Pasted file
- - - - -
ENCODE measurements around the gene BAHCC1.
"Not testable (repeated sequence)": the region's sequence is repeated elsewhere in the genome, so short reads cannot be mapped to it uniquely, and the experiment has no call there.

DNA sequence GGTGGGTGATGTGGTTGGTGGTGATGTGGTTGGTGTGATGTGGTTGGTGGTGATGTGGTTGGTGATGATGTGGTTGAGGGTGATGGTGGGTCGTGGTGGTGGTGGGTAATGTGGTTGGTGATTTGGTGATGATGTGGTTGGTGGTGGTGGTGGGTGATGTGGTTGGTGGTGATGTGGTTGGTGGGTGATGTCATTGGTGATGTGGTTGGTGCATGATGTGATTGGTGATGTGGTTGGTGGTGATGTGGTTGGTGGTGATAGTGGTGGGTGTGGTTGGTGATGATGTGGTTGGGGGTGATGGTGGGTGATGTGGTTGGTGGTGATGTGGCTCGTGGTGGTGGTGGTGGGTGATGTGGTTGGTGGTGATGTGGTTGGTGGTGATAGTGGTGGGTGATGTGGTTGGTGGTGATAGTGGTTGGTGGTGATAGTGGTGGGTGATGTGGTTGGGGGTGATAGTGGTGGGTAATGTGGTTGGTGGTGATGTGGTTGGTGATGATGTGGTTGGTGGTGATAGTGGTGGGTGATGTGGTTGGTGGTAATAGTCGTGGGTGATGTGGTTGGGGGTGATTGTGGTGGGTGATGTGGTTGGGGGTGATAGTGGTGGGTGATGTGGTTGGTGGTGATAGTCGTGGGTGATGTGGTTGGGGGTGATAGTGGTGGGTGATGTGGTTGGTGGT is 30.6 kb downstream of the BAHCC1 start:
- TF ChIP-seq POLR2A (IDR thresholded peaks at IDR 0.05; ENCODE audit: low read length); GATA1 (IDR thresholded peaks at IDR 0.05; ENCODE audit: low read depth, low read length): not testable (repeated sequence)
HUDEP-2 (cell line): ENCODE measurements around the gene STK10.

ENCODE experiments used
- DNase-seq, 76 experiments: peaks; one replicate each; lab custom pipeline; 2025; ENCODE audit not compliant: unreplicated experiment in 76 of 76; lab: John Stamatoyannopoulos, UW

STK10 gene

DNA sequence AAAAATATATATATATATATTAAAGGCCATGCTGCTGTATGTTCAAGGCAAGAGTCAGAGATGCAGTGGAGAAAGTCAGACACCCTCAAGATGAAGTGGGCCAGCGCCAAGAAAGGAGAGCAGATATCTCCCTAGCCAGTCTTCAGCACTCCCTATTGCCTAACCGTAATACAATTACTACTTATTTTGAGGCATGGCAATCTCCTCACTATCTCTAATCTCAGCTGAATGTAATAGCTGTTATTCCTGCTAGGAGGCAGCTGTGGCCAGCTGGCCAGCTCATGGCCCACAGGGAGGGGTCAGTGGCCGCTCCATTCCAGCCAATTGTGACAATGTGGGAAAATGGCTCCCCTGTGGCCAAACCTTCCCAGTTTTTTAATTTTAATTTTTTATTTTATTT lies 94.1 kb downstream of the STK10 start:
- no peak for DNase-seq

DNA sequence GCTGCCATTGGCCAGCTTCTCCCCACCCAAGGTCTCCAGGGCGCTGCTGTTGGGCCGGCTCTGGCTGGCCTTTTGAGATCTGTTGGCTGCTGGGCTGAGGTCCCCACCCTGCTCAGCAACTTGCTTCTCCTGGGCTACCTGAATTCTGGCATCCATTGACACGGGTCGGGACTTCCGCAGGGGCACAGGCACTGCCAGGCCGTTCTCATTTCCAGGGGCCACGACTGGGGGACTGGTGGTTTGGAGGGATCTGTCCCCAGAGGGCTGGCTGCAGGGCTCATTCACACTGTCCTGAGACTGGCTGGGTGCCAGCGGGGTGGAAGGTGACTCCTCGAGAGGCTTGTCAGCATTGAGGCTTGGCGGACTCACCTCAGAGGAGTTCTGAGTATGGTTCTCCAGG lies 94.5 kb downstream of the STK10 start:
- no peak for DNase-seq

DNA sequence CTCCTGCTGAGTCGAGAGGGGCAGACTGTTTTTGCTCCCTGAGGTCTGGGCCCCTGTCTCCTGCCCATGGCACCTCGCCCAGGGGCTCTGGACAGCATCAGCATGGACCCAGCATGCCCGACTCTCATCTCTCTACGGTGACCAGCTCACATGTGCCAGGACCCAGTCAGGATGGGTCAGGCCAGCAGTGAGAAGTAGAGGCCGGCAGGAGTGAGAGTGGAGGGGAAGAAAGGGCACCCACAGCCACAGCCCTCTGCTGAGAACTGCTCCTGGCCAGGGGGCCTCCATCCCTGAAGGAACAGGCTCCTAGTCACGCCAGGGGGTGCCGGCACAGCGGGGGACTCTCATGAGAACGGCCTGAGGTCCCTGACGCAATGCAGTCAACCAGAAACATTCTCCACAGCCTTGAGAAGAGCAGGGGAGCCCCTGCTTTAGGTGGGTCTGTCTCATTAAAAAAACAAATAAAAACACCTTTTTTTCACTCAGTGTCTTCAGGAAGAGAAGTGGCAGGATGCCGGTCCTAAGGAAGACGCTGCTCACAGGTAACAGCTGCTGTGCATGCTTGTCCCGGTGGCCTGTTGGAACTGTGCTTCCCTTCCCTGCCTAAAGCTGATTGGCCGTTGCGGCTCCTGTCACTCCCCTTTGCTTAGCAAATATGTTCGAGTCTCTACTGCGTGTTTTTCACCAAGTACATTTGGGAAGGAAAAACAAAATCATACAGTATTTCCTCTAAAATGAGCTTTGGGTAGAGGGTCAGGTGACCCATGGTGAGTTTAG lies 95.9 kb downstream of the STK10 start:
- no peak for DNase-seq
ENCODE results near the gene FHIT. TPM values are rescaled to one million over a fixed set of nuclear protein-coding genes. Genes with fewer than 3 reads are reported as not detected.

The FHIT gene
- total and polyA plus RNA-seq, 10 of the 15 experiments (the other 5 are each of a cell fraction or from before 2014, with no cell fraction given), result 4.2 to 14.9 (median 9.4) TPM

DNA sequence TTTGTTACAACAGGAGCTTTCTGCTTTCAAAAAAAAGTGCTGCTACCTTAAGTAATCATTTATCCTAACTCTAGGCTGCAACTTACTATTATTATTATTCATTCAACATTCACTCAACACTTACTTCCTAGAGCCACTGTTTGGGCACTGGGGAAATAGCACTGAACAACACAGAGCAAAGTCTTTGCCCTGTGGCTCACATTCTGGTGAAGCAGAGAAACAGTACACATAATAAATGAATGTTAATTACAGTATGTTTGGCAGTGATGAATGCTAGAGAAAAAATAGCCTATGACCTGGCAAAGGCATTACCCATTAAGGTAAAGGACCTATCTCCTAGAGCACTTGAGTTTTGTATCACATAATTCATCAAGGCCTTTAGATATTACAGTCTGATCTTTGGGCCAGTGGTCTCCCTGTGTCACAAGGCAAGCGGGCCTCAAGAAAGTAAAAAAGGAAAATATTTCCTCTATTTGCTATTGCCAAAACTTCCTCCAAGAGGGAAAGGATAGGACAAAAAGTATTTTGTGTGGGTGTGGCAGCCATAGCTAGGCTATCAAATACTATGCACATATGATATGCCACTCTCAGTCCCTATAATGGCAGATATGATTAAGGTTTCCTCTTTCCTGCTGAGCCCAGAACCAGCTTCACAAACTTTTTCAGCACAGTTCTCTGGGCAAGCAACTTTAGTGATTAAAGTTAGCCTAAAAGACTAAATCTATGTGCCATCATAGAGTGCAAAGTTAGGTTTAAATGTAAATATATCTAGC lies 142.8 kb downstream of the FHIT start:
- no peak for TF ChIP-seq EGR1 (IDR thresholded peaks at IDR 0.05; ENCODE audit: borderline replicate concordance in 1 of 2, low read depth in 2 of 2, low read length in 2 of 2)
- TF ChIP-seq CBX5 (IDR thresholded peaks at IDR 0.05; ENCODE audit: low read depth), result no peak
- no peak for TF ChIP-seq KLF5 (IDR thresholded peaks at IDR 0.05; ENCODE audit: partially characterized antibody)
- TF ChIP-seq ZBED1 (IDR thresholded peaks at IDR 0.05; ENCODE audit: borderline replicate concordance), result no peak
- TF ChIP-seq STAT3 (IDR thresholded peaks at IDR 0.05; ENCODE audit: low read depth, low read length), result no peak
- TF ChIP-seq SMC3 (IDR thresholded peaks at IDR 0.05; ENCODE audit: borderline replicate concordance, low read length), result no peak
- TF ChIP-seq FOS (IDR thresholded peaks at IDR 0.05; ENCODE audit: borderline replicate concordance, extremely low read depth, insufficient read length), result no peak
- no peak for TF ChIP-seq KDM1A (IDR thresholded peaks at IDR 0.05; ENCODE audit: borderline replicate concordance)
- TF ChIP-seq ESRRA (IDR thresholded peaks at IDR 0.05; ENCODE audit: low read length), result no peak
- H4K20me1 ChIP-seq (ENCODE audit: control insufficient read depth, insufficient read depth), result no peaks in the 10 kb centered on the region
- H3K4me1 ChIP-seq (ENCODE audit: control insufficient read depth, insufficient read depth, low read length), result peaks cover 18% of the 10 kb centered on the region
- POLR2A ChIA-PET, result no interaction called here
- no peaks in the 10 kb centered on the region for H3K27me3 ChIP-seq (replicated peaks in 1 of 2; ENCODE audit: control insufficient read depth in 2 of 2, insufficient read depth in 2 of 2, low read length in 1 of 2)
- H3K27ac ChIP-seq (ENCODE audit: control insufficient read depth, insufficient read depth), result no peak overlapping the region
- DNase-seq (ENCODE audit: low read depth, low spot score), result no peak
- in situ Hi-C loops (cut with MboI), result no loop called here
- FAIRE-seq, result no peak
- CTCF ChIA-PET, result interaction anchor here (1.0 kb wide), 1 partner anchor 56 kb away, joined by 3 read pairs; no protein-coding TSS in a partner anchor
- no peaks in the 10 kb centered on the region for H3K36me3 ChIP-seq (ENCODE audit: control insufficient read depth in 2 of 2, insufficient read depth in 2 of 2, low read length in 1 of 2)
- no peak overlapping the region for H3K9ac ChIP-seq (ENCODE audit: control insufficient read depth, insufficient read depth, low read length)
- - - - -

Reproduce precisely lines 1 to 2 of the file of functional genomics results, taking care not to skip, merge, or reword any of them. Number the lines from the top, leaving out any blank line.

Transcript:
ENCODE measurements around the gene BAHCC1.
"Not testable (repeated sequence)": the region's sequence is repeated elsewhere in the genome, so short reads cannot be mapped to it uniquely, and the experiment has no call there.